Responding to the summer's massive power blackout (search), Congress is considering in its broad energy bill the first federal rules, with penalties, to protect electricity transmission (search) systems from rapidly cascading outages.

The Republican blueprint for an overhaul of U.S. energy priorities also would direct the government to order construction of critical power lines if states do not act. In addition, companies could charge more for moving power to spur investment in new lines.

Some experts have questioned whether the electricity proposals in the energy legislation are enough to protect against a repeat of the rapidly moving blackout that blackened parts of eight states, from New York City to Michigan, in a matter of minutes in August.

On Tuesday, a U.S.-Canadian task force (search) is scheduled to make public an interim report on the blackout's causes. Documents already released suggests that communications failures, equipment problems and shortcomings in electricity grid management probably played a role.

A final version of the energy legislation is expected to be taken up by the House and Senate as early as Tuesday.

According to details released Saturday, the GOP-written legislation does not attempt to correct the fragmented grid system that some utility officials and regulators contend has added to reliability problems.

The bill calls for a three-year delay of a federal plan that requires utilities to adopt a national grid design and forces utilities to turn operation of their power grids to regional managers.

The measure also stipulates that transmission owners - often entrenched utilities - make giving electricity to their own customers a priority. Independent power producers argue this hinders development of competitive markets and, in turn, transmission line improvements.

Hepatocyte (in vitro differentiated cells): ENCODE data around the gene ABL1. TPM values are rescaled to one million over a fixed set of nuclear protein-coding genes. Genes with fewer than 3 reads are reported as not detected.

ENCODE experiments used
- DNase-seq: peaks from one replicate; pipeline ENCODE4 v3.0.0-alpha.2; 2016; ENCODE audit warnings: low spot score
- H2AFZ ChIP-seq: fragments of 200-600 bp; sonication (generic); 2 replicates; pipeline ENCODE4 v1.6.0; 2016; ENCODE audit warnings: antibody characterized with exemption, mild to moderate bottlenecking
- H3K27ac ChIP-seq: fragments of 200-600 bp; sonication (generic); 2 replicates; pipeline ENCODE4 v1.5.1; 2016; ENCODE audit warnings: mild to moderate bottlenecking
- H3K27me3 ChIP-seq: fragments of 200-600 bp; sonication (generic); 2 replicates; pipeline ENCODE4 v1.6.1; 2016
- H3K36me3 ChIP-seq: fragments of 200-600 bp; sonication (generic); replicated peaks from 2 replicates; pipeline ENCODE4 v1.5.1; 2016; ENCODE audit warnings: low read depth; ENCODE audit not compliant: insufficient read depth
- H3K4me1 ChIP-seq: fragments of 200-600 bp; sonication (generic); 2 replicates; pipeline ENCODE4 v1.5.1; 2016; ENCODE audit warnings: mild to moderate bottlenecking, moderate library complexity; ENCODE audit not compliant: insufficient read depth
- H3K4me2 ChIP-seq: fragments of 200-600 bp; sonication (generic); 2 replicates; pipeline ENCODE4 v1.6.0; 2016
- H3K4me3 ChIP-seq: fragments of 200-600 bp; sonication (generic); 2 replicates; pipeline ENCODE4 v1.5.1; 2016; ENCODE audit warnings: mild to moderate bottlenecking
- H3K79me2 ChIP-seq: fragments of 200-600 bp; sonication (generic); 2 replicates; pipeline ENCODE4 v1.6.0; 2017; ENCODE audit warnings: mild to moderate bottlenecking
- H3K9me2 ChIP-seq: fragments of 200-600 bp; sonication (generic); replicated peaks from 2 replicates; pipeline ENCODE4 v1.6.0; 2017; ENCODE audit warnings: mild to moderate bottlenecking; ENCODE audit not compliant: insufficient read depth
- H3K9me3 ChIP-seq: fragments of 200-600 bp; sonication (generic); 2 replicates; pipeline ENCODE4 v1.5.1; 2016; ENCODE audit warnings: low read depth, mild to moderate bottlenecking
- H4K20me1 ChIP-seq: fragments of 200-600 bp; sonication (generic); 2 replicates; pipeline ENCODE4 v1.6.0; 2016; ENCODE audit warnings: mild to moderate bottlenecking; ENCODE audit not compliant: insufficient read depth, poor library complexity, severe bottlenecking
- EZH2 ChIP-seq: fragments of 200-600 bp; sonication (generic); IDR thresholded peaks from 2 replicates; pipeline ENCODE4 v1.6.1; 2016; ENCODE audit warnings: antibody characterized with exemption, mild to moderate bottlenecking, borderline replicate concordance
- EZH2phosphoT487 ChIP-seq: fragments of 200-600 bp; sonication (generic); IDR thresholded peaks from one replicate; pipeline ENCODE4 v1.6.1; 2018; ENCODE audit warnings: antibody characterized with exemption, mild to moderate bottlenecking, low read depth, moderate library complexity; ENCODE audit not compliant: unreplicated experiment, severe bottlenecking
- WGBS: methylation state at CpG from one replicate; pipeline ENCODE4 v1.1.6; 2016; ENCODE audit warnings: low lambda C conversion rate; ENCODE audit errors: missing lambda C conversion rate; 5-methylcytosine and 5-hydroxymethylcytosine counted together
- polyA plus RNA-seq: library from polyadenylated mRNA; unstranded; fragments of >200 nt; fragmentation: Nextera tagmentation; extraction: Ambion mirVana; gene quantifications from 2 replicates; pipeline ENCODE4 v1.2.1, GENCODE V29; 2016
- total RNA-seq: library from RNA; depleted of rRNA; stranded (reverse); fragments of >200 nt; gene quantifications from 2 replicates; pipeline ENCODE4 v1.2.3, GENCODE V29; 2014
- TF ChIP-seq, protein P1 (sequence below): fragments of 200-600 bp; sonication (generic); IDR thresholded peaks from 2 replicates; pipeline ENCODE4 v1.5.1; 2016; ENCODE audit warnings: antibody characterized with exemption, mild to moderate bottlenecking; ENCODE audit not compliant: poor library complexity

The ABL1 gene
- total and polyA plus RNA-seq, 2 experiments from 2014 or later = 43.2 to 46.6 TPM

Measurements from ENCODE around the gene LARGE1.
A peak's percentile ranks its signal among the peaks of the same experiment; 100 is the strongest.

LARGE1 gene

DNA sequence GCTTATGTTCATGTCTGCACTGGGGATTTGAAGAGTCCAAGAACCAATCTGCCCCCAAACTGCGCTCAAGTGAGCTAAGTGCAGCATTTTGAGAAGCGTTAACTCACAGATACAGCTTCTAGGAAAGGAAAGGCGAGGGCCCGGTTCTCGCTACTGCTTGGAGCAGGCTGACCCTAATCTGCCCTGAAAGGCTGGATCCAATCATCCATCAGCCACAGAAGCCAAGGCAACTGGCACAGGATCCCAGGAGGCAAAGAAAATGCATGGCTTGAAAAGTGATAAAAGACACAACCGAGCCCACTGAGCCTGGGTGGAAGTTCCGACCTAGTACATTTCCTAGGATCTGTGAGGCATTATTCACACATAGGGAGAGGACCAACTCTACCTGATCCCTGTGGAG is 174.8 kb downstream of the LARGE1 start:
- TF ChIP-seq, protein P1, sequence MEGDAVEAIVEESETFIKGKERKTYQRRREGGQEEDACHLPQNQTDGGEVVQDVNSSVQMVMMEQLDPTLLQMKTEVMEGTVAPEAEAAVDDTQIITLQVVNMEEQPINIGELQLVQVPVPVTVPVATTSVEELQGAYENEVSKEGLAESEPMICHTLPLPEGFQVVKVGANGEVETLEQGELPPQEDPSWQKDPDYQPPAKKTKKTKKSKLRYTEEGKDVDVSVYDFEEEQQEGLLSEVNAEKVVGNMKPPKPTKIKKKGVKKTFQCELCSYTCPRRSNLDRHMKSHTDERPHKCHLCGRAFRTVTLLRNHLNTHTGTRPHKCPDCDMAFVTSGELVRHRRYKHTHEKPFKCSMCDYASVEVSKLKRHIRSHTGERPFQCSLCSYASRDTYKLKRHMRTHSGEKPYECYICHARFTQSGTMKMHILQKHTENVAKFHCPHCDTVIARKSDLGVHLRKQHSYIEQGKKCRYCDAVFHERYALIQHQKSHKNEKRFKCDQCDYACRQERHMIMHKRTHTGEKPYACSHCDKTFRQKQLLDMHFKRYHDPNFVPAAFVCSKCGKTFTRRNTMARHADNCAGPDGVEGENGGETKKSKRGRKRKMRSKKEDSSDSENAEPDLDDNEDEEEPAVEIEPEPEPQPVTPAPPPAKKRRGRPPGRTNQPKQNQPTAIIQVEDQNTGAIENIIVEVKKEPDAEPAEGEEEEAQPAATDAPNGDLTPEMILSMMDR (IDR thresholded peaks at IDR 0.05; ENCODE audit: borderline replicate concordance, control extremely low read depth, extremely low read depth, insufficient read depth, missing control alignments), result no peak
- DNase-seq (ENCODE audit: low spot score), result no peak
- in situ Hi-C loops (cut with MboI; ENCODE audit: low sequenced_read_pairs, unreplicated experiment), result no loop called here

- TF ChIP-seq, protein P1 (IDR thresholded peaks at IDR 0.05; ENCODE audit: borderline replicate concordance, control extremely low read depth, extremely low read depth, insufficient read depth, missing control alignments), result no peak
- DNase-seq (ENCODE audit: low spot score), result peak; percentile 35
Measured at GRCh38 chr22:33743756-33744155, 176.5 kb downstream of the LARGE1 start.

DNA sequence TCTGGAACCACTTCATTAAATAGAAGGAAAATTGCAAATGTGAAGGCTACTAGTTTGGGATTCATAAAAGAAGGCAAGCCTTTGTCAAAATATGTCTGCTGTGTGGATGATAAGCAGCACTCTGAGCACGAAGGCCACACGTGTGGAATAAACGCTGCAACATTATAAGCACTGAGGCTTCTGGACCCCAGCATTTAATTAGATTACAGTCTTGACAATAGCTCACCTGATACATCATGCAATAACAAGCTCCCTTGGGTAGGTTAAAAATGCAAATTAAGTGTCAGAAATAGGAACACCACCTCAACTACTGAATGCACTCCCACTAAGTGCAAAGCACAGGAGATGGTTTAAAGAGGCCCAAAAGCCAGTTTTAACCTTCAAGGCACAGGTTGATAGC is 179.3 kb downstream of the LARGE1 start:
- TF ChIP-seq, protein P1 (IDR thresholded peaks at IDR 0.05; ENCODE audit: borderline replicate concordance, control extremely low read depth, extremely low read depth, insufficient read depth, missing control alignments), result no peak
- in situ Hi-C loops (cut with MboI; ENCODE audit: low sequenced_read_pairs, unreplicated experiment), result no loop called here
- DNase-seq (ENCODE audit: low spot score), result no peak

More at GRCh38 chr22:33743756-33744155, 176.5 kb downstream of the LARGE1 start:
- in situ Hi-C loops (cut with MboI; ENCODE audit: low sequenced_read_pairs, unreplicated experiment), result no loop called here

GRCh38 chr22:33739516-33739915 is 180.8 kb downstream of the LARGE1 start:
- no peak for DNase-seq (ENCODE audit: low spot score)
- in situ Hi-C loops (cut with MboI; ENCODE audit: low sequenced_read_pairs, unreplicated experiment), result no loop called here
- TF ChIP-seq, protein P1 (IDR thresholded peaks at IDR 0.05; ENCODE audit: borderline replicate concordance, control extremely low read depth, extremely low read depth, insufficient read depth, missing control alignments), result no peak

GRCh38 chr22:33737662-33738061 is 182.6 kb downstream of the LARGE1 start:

But utilities and state regulators across the South and Northwest have opposed the government's attempt to impose a national grid design. They point to California's experience with competition and want no part of it.

Many utility executives and lawmakers who developed the bill a that that the new rules and other measures such as repealing a 1935 law that restricts the activities of large utility holding companies will go a long way toward improving and protecting power grids.

"Over time it will minimize, if not avoid, blackouts like the one we had," said Sen. Pete Domenici, R-N.M., the chairman of the negotiators assembling the legislation. He said the bill will clear up who pays for transmission.

Currently, the private North American Electric Reliability Council (search) establishes grid reliability standards, but has no authority to enforce them. In 2002, the council reported finding 541 violations of its standards which the group estimated would have produced $9 million in fines if it could have collected them.

The House-Senate conference will take up the energy draft on Monday. The bill is not expected to be significantly changed before going to the House and Senate for a final vote later in the week.

According to details of the bill released Saturday, it will speed the requirement to more use of corn-based ethanol. Refiners will be required to use at least 3.1 billion gallons a year of ethanol in gasoline by 2005 and 5 billion gallons, about double today's production capacity, by 2012.

The legislation would make liability protection for manufacturers of the gasoline additive MTBE retroactive to Sept. 5. The provision would apply to a number of recent lawsuits, including one by the state of New Hampshire, filed as a result of MTBE water contamination.

Lawmakers put into the bill a coastal erosion plan that would funnel $1 billion over 10 years to six states from the Gulf Of Mexico to Alaska. Distribution of the money - which comes from oil and gas revenue - is linked to offshore energy development.

Louisiana, the home state of Republican Rep. Billy Tauzin, who led the House energy negotiations, is expected to reap more than half of the erosion funds, according to congressional staff estimates.

Also included is a provision that would allow a number of cities to postpone compliance with federal air quality requirements if they can show that some pollution comes from sources hundreds of miles away. The provision was sought by Rep. Joe Barton, R-Texas., where several of the cities including Dallas-Fort Worth are located.

Environmentalists have criticized the measure as an attempt to circumvent the Clean Air Act (search).